My frizzly mop of curls come into play here, and I shake them loose – hopeful that some extreme hairography will impress.
“Let’s try it with music,” that sneaky fella Jamie suggests. And yes, we really do ‘lose control’ – all sense of coordination disappears for a few seconds, but a couple of repeats ‘from the top’ as they say, and we’re getting there. Although it’s clear that Junior Gazette reporter Edward is the star of the show.
As temperatures outside pushed towards 30 degrees, it was all too easy to be transported to the Greek islands while we worked up a sweat and a Brits abroad-style lobster-red glow thanks to our exertions.
While the boys practised their big moment centre stage, Hayley and I bopped at the back.
This song comes in the midst of celebrations, which close the show during its wedding day climax, so it was party time for us, and as nervous laughter and manic grinning was replaced by more relaxed smiles we settled into the groove.
All that is very well and good, when the pianist in the pit is keeping the pace nice and slow and there are only six people on stage.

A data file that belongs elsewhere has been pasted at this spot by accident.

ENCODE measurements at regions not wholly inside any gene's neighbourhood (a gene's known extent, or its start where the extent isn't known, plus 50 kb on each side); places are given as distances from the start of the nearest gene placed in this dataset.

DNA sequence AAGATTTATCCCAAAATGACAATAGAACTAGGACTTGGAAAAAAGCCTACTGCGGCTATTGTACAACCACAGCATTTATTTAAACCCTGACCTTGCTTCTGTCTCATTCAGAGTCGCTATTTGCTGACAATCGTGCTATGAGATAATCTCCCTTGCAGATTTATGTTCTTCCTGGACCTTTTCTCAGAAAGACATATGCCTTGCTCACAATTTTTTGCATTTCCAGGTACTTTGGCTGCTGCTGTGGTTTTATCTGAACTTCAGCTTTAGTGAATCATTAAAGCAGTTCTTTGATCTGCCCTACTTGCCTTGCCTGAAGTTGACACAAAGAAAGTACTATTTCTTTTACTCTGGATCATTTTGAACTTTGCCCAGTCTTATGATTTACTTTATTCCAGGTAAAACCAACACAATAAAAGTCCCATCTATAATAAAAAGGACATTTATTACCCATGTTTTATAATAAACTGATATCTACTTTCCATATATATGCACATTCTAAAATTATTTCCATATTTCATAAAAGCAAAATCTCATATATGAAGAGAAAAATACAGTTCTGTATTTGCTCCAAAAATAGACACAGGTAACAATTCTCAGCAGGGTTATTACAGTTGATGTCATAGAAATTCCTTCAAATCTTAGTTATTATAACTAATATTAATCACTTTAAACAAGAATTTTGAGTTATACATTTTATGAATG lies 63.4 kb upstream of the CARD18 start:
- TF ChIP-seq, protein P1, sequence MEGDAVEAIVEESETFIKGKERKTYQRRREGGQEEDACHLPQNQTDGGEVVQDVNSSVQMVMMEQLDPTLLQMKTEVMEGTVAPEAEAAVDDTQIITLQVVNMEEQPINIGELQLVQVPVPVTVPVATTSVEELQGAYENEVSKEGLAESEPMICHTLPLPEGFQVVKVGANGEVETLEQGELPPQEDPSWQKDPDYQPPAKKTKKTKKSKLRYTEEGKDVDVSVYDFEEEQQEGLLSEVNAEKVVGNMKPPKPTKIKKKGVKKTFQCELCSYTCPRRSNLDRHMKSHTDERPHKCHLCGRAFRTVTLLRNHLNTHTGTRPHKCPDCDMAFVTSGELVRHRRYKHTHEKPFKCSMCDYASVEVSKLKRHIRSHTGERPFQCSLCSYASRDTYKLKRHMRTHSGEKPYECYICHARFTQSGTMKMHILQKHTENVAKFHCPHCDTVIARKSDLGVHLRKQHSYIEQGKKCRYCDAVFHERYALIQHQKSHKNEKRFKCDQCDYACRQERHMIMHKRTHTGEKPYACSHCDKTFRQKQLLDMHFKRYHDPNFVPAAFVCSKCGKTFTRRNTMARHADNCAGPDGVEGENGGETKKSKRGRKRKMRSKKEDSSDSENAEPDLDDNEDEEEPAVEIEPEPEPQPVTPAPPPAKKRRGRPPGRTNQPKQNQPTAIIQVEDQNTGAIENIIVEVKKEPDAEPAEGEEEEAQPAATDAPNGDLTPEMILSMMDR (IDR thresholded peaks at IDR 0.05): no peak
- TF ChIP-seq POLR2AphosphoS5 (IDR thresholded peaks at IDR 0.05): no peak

Then a chatty hubbub starts to come from the wings. The picture perfect ensemble are back and about to join us, meaning there’s an extra 20 people to fear bumping into and to consider as arms flail wildly into positions.
An anxious-looking stage manager asks me to put some shoes on – for fear of my feet being stood on. They’re tiny, it’d take some doing, but I obey – always follow a stage manager’s instructions – and slip on my trainers.
Suddenly, Jamie and Sarah’s attentions are drawn. “Hang on, what’s that?” they ask. “They’re Bloch’s!” [A well-known dancewear brand]. My secret years of training, yearning and dreaming of a life on stage are revealed, and the pressure then mounts, tenfold. The still smiling cast – all long toned, tanned limbs, honed from hour-upon-hour of rehearsal and performance – are perfectly placed and instead of cheesy pointing hit some much more interesting shapes.